Activate the Bat Signal! Bats Crowdsource Their Dialects


Are mothers or the collective cacophony of the colony more effective in teaching young bats how to communicate? (National Geographic)

Go a little batty with our Creature Feature on nectar bats.

Teachers, scroll down for a quick list of key resources in our Teachers Toolkit.

Although the bats in the study were reared in a lab, Egyptian fruit bats (like these in Queen Elizabeth National Park, Uganda) can live in colonies of up to 50,000 individuals. We love the sly looks in this image from one of our favorite photogs!
Photograph by Joel Sartore


Discussion Ideas

  • New research documents how bats learn distinct “dialects.” What are bat dialects?
    • Bat dialects simply describe the pitch of bat vocalizations. Bats vocalize with their larynx (voice box) and mouth, and sound is emitted through their mouth and nose. Although most bat vocalizations are pitched out the of range of human hearing, they can emit calls “as low as 50 dB and as high as 120 dB, which is louder than a smoke detector 10 centimeters from your ear.” Learn more about real-life bat signals with this great article from Scientific American.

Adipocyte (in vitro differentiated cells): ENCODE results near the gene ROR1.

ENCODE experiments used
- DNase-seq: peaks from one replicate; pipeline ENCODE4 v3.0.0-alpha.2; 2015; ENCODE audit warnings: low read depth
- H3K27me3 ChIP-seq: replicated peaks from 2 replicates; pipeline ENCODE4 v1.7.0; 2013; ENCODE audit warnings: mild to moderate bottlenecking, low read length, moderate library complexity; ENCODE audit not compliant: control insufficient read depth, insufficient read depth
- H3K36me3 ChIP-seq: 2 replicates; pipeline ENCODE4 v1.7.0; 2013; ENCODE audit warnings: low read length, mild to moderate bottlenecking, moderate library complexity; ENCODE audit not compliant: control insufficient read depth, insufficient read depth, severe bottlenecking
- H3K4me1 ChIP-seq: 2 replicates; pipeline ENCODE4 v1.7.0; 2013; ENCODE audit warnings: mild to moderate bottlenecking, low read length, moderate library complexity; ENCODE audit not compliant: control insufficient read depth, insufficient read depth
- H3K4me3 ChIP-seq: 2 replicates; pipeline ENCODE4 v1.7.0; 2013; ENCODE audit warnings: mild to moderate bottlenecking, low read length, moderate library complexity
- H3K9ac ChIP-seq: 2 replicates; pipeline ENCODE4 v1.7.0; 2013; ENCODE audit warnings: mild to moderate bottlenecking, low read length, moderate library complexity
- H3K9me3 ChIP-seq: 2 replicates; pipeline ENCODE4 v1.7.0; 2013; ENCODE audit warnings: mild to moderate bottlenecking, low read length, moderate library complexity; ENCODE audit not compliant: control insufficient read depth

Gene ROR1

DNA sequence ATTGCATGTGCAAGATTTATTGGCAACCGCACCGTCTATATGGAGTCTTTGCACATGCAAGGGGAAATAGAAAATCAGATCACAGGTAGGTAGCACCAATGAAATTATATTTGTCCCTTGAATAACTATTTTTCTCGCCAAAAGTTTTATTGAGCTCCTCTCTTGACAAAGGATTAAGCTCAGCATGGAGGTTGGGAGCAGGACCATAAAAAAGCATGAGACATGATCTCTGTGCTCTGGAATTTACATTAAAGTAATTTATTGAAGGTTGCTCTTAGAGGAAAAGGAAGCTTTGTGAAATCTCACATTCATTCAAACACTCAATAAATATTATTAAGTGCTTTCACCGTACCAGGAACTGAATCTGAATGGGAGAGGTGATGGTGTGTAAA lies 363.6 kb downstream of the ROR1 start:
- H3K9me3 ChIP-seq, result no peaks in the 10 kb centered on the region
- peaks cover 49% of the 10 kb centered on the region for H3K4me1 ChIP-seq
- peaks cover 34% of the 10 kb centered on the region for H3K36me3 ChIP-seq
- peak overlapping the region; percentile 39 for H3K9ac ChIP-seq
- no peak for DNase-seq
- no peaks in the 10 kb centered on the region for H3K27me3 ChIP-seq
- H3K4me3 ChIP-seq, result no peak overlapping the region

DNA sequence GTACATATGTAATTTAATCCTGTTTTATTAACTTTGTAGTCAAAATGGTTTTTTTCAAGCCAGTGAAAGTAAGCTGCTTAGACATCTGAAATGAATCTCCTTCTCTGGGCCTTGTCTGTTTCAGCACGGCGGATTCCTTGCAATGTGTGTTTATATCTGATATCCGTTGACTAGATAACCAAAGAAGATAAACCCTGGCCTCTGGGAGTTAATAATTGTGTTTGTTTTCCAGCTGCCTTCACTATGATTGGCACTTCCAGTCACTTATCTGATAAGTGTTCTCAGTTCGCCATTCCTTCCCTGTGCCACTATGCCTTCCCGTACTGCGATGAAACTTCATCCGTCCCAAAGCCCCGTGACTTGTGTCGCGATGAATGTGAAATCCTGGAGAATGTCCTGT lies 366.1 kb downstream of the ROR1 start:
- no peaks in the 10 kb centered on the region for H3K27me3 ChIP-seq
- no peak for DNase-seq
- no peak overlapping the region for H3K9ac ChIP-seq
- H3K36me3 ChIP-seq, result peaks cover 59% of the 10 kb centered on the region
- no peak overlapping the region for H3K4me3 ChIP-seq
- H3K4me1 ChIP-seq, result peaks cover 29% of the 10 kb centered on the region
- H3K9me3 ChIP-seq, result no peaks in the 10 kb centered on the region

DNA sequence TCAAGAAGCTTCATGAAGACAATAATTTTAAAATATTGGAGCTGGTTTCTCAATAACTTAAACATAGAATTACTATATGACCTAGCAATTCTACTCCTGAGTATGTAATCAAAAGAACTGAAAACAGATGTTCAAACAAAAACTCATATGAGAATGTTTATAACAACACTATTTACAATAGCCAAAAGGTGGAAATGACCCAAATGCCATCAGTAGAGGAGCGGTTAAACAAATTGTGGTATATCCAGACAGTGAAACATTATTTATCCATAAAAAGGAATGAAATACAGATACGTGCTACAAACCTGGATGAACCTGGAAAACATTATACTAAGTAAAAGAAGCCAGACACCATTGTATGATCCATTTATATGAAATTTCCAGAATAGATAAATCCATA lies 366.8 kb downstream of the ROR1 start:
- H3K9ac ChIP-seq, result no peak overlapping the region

• FYI: In human language, a dialect describes a distinct variation of a language, usually marked by accents and grammar.



  • How did researchers conduct their study of bat communication?
    • The experiment consisted of four major parts. Bat vocalizations were recorded and analyzed throughout the experiment.
      1. [R]esearchers caught 15 pregnant Egyptian fruit bats and took them into the lab. To control for potential genetic effects, they ensured that the mothers weren’t closely related.
      2. The team then split the mothers into three groups of five and put each group into one of three chambers, where the mothers gave birth to their young.”
      3. In addition to their mother’s calls, scientists piped in calls of wild Egyptian fruit bat colonies to the chambers. Each chamber had calls pitched to a different frequency—a different dialect.
      4. After 14 weeks, the bat mothers were released into the wild. (Don’t worry, researchers are also planning to release the young bats.)





Nat Geo: How Baby Bats Learn to Speak in Dialects

Nature: How baby bats develop their dialects

Nat Geo: Featured Creature: Nectar Bats

Scientific American: How do bats echolocate and how are they adapted to this activity?

NPR: When Bats Squeak, They Tend To Squabble

(extra credit!) PLoS Biology: Crowd vocal learning induces vocal dialects in bats: Playback of conspecifics shapes fundamental frequency usage by pups

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